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Sophie Rand

Student Engineering, The Cooper Union For The Advancement of Science and Art

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Can we ever know how another person "senses" the world?

In my Bioelectricity class this week, we learned about the cells
in our body that help us sense our environment: chemosensors in our
tongue that help us sense taste, for example, the photoreceptors in
our eye that sense light, and the hair cells in our ears that sense
the mechanical vibrations of sound, to name a few.

As a result, I recently revisited my answer to the age-old question of
“how do I know that the blue I see is the same blue you see?” that was
so startling and exciting to most 3rd graders playing baby Kierkegaard
a little bit differently. An answer could be that we just have to
trust that perception is guided by biology and that humans are
biologically identical to within 80% of our biological systems.

This answer, of course, raises new questions: even if you and I may
perceive the same blue, is that blue "real?" Where does sensation
leave off and perception begin, and how may we trust ourselves as we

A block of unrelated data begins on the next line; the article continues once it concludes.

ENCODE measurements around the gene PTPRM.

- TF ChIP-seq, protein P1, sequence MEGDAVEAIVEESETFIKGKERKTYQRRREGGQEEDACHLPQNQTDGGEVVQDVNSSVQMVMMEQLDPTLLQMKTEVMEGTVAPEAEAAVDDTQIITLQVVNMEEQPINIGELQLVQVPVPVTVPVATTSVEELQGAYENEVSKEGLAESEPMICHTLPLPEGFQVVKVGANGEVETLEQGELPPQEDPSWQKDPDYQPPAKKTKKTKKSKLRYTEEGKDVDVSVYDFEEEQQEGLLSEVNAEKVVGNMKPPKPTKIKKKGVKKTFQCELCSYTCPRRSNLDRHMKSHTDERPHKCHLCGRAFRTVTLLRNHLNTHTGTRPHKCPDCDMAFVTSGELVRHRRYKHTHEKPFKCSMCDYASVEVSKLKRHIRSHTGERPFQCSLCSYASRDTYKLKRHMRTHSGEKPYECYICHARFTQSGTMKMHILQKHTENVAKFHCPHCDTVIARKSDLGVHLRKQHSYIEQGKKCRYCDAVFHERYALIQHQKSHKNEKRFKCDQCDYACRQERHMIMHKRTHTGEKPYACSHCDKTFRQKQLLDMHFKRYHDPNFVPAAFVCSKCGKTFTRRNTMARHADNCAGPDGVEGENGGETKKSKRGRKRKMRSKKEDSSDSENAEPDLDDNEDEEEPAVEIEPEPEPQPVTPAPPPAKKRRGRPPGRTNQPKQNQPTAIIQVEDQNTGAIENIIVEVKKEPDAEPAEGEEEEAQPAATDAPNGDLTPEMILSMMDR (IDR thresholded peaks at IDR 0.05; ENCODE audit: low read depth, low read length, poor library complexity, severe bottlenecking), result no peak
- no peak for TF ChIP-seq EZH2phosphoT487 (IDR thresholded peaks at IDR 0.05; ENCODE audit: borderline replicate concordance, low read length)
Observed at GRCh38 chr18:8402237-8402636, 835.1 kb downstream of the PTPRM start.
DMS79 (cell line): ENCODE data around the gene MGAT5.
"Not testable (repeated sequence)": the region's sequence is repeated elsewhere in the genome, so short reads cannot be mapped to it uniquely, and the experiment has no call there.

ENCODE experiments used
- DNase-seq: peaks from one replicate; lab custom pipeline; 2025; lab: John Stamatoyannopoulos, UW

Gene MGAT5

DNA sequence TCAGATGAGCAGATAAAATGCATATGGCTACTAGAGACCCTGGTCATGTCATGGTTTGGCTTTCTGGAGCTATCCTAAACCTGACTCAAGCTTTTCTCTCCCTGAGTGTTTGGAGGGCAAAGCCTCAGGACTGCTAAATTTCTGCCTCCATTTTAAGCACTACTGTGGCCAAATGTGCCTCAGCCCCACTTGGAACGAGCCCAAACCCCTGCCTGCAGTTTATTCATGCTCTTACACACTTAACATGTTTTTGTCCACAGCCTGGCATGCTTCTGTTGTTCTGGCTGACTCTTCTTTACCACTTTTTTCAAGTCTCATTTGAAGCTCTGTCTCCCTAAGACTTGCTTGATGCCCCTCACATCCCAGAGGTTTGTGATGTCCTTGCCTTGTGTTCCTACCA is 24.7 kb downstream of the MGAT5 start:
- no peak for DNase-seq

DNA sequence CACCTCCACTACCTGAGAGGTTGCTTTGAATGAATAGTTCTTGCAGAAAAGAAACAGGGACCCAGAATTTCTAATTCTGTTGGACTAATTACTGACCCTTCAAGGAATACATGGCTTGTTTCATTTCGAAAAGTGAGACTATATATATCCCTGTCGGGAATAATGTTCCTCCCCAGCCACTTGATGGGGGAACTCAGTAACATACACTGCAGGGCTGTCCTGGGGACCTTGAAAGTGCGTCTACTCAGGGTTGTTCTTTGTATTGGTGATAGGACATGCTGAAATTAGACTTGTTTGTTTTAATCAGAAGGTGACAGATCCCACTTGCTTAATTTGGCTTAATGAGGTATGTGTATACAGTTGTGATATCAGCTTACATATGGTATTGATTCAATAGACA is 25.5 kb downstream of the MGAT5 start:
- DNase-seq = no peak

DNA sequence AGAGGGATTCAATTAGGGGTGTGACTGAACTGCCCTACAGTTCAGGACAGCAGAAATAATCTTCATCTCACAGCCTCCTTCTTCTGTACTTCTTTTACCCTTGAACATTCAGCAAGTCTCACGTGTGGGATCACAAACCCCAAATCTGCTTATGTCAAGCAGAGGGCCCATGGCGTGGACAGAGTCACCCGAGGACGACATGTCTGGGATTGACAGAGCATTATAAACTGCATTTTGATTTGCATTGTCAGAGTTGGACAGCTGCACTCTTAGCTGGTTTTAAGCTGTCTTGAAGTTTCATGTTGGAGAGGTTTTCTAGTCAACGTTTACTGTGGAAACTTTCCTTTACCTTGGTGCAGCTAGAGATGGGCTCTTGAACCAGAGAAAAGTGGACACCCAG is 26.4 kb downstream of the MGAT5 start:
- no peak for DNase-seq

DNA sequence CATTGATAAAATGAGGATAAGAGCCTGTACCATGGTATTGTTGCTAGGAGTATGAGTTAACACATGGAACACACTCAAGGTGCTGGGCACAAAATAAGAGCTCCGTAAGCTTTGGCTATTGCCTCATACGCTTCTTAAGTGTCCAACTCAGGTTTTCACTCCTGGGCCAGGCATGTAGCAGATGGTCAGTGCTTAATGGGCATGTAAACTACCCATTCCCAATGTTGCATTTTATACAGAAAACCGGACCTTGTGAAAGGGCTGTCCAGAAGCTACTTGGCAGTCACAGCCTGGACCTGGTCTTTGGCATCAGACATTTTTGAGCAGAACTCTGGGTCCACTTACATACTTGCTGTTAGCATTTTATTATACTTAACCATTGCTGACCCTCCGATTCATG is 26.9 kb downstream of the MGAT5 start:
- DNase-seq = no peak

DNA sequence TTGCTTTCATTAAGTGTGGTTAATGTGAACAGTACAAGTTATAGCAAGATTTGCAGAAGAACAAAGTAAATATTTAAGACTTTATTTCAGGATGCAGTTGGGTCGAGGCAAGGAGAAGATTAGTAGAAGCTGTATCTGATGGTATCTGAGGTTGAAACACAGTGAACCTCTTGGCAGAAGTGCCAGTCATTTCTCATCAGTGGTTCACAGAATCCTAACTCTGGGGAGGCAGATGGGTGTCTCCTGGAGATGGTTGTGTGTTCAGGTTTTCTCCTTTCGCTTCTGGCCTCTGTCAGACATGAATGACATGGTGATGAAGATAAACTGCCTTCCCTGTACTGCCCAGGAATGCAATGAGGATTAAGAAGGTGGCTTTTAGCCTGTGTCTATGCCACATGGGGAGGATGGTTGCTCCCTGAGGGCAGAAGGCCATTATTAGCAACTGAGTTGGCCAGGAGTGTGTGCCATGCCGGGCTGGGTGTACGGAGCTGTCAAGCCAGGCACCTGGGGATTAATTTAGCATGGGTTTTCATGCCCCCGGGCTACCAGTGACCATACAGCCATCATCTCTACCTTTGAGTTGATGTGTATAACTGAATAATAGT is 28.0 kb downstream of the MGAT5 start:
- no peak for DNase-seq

try to compare them? Can we ever know how another person "senses" the
world? Would love to hear your thoughts!

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    Feb 18 2012: In some measure, you don't need to know --or rather-- it doesn't matter if you know, it simply matters how you act (react/respond) to the 'blue' you see. The role sense play are largely informational, played out in propreoception. Do I say 'blue' when I see 'blue'? Do I reach out and pick up the 'blue glass' without knocking it over? It matters that most of us know to stop when the traffic light turns red, but that behavior might have almost nothing to do with 'color' at a specific wavelength. When perception is translated into action, it has meaning.culturally. Do the thoughts we 'keep' to ourselves, mean anything? Are they effectively meaningful if not accompanied by some interaction with the external environment?

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